To be honest, this sounds absolutely fantastic! I love the idea that what you do in one part of town will follow you to other NPCs as well as to other towns. This basically means that each of us could and should get a different experience when playing the game. What I do and see won’t be the same as what you do and see. We may not get the same quests. We may not get to talk to the same people. We may get sent down two different paths. That would be so amazingly fun when comparing notes! “Why won’t this Merchant sell me anything?” Perhaps they heard of your theft in the last town.

Some more details about Crafting came out that really had me intrigued. Right now, you pick up resources and make an item. Every try is a success. That won’t be so later on. Once the Crafting skill tree is implemented the chances of failure will outweigh success. Just because I have the right ingredients for a sword doesn’t mean I can actually make it. Or I might be able to make it, but the durability is very low, or the damage is low. For people who want to be crafters and dedicate points to these skills, it means you can make better weapons and can make weapons and items other people can’t. I won’t be able to imbue a weapon because I’ve dedicated points to combat, but you can since you took the time to invest in quality crafting. The way it sounded, this could literally mean it’s possible that only a couple of players can make a couple of extremely high quality items. This goes with what Chris said, which is that the game will not give better items than a player can make themselves. Oh wow, does that sound cool or what? You could quite literally be the one person in the game that can make a perfect type of jeweled or enchanted sword. That is pretty wild to think about. Unlike Diablo where you did Magic Find runs to find the best loot, that loot will now be crafted by players so you need to seek them out and perhaps haggle over the price. Or, develop your own skills in that area.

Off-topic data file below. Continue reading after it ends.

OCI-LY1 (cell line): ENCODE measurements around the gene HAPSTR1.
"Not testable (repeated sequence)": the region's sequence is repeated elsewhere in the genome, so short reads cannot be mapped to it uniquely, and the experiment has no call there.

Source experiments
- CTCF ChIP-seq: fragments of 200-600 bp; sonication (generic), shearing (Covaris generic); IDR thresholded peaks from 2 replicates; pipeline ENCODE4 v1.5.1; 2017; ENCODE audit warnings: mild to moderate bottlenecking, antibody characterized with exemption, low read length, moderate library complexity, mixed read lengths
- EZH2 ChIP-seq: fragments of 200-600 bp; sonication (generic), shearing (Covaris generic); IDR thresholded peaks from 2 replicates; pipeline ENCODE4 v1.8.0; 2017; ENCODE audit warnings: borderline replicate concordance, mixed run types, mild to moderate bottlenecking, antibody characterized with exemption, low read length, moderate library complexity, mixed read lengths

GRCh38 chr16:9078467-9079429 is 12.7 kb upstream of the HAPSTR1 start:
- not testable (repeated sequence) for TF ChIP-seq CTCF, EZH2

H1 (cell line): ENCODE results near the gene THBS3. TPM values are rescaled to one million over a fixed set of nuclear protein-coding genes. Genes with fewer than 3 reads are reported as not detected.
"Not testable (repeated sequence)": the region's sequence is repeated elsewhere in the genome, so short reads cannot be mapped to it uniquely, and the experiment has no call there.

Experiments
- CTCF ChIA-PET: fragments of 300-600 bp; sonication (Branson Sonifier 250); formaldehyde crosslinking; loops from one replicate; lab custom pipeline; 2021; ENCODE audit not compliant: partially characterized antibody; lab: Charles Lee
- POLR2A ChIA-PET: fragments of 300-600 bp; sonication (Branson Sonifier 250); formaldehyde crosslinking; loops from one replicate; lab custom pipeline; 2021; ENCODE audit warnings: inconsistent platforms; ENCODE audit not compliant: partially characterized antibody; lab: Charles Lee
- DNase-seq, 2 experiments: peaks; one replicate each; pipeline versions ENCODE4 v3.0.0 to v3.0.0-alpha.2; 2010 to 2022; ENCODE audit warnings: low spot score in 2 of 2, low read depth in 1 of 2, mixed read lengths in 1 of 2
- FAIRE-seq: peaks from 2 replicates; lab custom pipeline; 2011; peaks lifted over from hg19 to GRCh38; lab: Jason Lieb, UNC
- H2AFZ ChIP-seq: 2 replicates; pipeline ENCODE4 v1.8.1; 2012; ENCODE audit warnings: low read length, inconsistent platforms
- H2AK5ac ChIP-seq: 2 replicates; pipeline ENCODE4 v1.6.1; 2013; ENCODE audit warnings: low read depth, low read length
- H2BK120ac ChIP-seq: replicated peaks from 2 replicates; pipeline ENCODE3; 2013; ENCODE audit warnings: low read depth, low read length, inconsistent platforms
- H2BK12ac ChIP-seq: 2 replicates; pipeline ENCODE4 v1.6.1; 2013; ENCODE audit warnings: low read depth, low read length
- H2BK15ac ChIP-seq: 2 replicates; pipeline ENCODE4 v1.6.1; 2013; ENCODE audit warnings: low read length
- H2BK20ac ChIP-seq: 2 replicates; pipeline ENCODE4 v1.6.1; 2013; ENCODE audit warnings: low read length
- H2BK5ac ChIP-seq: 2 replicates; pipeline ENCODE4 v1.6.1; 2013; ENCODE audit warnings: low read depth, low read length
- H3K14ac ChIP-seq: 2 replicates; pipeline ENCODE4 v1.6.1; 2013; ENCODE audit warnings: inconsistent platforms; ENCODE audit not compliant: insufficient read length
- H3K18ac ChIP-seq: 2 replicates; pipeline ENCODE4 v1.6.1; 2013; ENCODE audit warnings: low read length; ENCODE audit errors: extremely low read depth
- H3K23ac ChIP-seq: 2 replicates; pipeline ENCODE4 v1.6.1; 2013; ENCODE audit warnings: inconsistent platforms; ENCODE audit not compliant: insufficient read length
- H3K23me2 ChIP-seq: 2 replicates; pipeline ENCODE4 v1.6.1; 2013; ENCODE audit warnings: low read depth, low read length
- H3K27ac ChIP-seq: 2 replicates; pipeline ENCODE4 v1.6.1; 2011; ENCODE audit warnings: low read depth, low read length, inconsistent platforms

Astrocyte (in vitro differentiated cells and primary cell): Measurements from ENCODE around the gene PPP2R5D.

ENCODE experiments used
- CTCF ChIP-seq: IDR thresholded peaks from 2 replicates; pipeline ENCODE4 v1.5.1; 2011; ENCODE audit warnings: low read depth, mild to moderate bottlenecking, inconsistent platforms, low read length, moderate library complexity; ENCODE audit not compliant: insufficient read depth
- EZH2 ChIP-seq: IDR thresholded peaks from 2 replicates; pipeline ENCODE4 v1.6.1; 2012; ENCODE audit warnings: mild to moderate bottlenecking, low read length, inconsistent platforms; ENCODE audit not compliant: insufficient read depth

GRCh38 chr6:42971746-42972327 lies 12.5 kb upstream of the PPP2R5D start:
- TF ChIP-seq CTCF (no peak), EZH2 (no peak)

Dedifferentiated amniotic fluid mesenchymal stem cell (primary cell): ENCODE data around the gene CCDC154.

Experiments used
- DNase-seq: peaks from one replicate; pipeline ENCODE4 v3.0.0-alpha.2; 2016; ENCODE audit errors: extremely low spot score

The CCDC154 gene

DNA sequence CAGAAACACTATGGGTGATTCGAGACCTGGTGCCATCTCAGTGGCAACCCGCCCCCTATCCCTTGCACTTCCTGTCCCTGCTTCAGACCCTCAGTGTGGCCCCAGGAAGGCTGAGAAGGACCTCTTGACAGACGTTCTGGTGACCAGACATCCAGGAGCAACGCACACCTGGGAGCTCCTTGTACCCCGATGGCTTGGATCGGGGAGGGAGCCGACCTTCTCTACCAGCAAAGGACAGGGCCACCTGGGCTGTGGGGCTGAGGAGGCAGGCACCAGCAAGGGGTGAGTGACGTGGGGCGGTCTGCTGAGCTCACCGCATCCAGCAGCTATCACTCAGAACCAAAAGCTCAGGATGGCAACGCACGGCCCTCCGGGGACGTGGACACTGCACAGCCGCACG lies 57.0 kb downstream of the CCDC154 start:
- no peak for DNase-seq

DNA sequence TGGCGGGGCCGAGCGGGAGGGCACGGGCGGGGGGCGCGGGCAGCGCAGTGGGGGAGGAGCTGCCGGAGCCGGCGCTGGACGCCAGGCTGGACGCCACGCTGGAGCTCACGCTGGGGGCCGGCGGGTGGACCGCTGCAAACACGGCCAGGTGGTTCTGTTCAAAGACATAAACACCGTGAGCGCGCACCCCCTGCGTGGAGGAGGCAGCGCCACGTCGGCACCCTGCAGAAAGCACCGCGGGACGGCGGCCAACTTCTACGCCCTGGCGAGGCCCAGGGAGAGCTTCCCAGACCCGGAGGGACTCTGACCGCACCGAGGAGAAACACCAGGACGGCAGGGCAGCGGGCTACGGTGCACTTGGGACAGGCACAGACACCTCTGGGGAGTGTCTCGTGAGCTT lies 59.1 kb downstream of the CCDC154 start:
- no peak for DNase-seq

It makes me wonder, can I build myself as a melee fighter and then change my skills over to being a master craftsman? Would I get enough skill points to do both? I could see my character living the life of the warrior and the returning to a quiet life to craft amazing weapons and armor for other players to use.

The “random encounters” will be much more useful in later releases. I’ve read a lot of people are annoyed by them right, but from some of the descriptions they will change radically. You may be drawn to help defend a town, or intersect with merchants carrying rare weapons, or bandits pretending to be merchants, or some other encounter that will have meaning and story behind it. Being attacked by wolves is just a test scenario.

And finally, the Oracle will play a much bigger role as we progress in the game. What that means remains to be seen as both Tracy and Richard were somewhat elusive, but wickedly snickering. I can only image that means visits to the Oracle will be quite important in later Releases.

Listening to parts of the Steamathon got me so excited about the game and what it has to offer down the road. There is a huge amount of work to be done and what we see is merely the tip of the iceberg. Sounds like we’ve barely gotten a taste of this game. The future depth and scale are almost hard to imagine. That also means there is a lot more dev time needed and this rascal won’t be done in a couple of months. But you know what? I’m fine with that. It may take another year to hit a release date, but we’ll still have so much to work with and explore. And as Richard said, we’ll be on this adventure for the next decade. Can you imagine? In 10 years from now, we’ll be talking about the final episode and what the total journey has meant. And think of what the game will look like and what features it will have. And how big the world will be. And what travel from one side to the other will be like.

Oh my goodness, what a world it’s shaping up to be!

More brilliant musings about my adventures in New Britannia